ITV clearly has a lot of work to do. Many sources in the City just can't see the network being allowed anywhere near this again, arguing that it really has blotted its copy book. Lorna Tilbian, a media analyst at Numis, comments: "The Sky-BBC proposal is clearly the only viable one. ITV has failed before whereas the BBC is one of the biggest media brands in the world and it doesn't have to worry about anything as unpredictable as advertising. The BBC will get it."

And if it does, advertisers shouldn't worry, Andy Duncan, the BBC's director of marketing and communications, states: "We would argue that this is ultimately good news for advertisers. We would offer a fresh start for DTT following the technical problems and the failure of ITV Digital, which caused a great deal of confusion about digital.

"We will be offering 29 channels (24 of which will be running at any one time, as some will share frequency allocations), more than half of which will not be BBC or Sky channels. It's not about the BBC's market share, it's about DTT as a vibrant and successful platform that will attract more consumers."

The most important thing, Duncan argues, is to persuade people to buy the box and to do that you have to have an attractive line-up of channels. In particular, a BBC-run platform would replicate the balance between public service and commercial channels traditionally found in the analogue environment.

"It will be a healthy platform and we will be able to promote not just our channels but the whole platform. From an advertiser point of view that will surely increase their options, he states.

Chris Hayward, the TV director of Zenith Media, can see some of the logic in that: "The BBC and Sky might not be working exclusively for the benefit of advertisers but given the costs and given what we saw with ITV Digital you can see why some might regard it as desirable that Sky and the BBC come together to take it on."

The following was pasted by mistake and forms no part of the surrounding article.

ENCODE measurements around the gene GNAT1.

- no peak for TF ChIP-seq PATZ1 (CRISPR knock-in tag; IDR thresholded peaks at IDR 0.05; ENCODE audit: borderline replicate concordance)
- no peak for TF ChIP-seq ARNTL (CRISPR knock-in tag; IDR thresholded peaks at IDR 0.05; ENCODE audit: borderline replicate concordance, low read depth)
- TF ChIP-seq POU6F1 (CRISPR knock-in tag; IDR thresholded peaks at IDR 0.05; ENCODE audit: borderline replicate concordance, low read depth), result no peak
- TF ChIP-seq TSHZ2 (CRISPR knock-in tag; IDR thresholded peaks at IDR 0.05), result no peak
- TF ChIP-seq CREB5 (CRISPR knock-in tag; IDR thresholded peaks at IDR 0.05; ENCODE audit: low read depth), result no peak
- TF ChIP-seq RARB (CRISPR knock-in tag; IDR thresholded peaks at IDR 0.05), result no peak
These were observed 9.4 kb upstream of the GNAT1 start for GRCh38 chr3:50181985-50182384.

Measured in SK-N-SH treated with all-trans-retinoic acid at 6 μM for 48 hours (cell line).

Hayward agrees that other broadcasters may not see it that way but he doesn't think anyone's going to be interested if they object purely on the grounds that it isn't in the interests of advertisers. "I think your outlook has to be more flexible these days and the commercial broadcasting sector has to think more clearly about what it has to do to be part of the future. You can do the old tub-thumping and moaning that it isn't fair but Greg Dyke is a very smart operator. I think people should face up to the fact that when he sees an opportunity to move the BBC forward he will take it and it's no use complaining that it isn't fair."

Trista Grant, the managing director of BBJ Media Services, tends to agree: "Just because it has the BBC logo on it, it doesn't mean it will be bad. The advertiser view is pretty clear. The first priority is that we want a strong digital terrestrial platform. Secondly, we want access to increased commercial audiences as a result of that. And thirdly we want to ensure the platform's longevity. We will welcome any companies that come together to offer those three things.

"I think the Sky-BBC approach to their business model will be creative and I can't believe the Government would allow the new platform owner to exclude parts of the audience from advertisers. That would become a highly political issue. But Sky and the BBC can be relied upon to come up with a robust business model - they would be wasting their time otherwise."